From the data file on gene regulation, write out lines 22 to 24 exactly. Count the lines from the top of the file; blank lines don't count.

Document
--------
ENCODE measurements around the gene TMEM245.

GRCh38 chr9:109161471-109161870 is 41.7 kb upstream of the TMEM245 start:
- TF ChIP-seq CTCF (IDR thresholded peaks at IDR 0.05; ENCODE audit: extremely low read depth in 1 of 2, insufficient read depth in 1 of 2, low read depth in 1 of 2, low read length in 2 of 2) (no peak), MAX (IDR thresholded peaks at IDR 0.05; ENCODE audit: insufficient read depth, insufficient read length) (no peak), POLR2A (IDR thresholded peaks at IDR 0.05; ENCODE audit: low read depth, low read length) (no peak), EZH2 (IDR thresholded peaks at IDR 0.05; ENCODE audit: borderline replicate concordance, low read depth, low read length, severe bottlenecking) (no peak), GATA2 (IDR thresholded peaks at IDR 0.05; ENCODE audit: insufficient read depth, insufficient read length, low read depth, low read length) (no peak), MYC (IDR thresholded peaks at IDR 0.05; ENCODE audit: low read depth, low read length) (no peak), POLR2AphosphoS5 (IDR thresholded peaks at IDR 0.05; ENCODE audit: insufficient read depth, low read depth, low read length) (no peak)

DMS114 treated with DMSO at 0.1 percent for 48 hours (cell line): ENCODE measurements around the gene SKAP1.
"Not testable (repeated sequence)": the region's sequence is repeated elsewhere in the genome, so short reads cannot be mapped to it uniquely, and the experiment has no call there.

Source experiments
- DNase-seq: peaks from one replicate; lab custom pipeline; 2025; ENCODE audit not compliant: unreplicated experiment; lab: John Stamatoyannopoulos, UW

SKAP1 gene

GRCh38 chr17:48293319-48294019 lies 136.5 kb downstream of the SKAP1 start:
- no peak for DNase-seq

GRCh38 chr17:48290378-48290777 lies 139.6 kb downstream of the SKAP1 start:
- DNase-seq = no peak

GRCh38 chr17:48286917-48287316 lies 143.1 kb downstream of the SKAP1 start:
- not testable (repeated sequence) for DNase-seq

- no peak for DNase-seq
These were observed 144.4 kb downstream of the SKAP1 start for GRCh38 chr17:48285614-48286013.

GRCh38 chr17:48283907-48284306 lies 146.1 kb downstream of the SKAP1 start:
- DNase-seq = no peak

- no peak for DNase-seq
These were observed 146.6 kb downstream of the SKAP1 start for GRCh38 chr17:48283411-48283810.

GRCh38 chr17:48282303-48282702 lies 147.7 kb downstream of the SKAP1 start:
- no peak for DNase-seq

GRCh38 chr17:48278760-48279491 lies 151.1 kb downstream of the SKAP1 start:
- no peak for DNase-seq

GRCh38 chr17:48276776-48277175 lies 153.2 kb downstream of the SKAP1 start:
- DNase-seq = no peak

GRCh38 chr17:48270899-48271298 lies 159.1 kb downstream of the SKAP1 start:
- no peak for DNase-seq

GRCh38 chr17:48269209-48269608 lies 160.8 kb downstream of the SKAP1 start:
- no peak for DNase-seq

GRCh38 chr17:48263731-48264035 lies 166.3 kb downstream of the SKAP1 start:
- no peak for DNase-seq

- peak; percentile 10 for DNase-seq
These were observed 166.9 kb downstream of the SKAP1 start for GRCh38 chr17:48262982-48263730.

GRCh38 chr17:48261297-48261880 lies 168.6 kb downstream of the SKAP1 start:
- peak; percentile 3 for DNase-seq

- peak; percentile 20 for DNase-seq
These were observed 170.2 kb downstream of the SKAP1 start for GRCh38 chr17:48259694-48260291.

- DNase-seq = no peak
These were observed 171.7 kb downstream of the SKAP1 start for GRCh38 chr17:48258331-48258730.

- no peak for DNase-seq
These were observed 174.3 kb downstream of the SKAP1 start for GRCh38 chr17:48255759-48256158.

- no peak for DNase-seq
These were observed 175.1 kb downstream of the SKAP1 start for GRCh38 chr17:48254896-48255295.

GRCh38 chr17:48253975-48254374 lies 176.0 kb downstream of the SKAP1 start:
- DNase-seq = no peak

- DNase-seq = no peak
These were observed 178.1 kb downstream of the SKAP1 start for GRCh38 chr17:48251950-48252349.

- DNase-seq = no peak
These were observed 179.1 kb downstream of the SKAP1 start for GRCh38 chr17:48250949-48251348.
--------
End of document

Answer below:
- no peak for DNase-seq

GRCh38 chr17:48278760-48279491 lies 151.1 kb downstream of the SKAP1 start:
- no peak for DNase-seq